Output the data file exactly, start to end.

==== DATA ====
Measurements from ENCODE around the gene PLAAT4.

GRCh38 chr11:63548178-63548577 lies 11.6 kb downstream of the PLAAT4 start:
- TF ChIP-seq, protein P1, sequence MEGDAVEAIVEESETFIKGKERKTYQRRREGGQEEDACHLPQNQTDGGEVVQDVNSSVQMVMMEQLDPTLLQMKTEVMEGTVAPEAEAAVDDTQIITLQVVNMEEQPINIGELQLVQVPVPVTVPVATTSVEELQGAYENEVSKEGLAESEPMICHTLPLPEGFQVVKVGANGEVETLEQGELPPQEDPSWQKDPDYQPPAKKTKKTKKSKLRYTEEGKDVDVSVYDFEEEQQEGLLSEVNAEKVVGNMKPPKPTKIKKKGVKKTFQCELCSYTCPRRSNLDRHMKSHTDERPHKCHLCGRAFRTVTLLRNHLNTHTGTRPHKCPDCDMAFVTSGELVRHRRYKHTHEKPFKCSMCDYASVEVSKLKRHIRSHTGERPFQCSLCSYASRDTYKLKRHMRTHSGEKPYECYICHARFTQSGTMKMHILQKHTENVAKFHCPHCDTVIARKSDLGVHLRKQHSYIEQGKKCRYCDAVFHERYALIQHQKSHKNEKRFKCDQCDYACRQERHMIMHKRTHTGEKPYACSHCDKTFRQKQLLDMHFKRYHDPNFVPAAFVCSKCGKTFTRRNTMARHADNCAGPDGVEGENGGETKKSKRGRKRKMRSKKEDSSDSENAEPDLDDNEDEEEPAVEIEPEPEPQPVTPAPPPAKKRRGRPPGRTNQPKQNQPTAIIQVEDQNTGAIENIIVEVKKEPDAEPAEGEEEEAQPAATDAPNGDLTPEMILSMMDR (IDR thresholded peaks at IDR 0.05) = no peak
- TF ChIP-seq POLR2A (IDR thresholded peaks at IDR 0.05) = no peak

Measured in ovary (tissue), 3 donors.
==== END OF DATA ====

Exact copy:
Measurements from ENCODE around the gene PLAAT4.

GRCh38 chr11:63548178-63548577 lies 11.6 kb downstream of the PLAAT4 start:
- TF ChIP-seq, protein P1, sequence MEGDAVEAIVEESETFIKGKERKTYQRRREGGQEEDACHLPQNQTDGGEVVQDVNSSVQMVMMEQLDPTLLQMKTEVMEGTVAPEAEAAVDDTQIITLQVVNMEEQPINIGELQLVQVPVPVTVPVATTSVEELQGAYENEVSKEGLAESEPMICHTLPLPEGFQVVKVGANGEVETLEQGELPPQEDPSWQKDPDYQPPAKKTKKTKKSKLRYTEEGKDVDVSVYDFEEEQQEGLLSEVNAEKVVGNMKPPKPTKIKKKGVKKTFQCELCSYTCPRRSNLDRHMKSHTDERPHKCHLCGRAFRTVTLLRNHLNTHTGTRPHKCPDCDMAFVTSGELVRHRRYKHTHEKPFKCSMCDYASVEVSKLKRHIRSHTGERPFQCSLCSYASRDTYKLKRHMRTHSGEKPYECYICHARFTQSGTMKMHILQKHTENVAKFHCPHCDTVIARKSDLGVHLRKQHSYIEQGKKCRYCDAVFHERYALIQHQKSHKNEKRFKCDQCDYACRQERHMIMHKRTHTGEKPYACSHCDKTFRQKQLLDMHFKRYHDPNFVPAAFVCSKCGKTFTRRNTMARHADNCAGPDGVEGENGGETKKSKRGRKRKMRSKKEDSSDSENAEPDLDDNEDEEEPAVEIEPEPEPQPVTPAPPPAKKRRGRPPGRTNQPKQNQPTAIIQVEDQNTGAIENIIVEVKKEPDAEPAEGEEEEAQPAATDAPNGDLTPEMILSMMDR (IDR thresholded peaks at IDR 0.05) = no peak
- TF ChIP-seq POLR2A (IDR thresholded peaks at IDR 0.05) = no peak

Measured in ovary (tissue), 3 donors.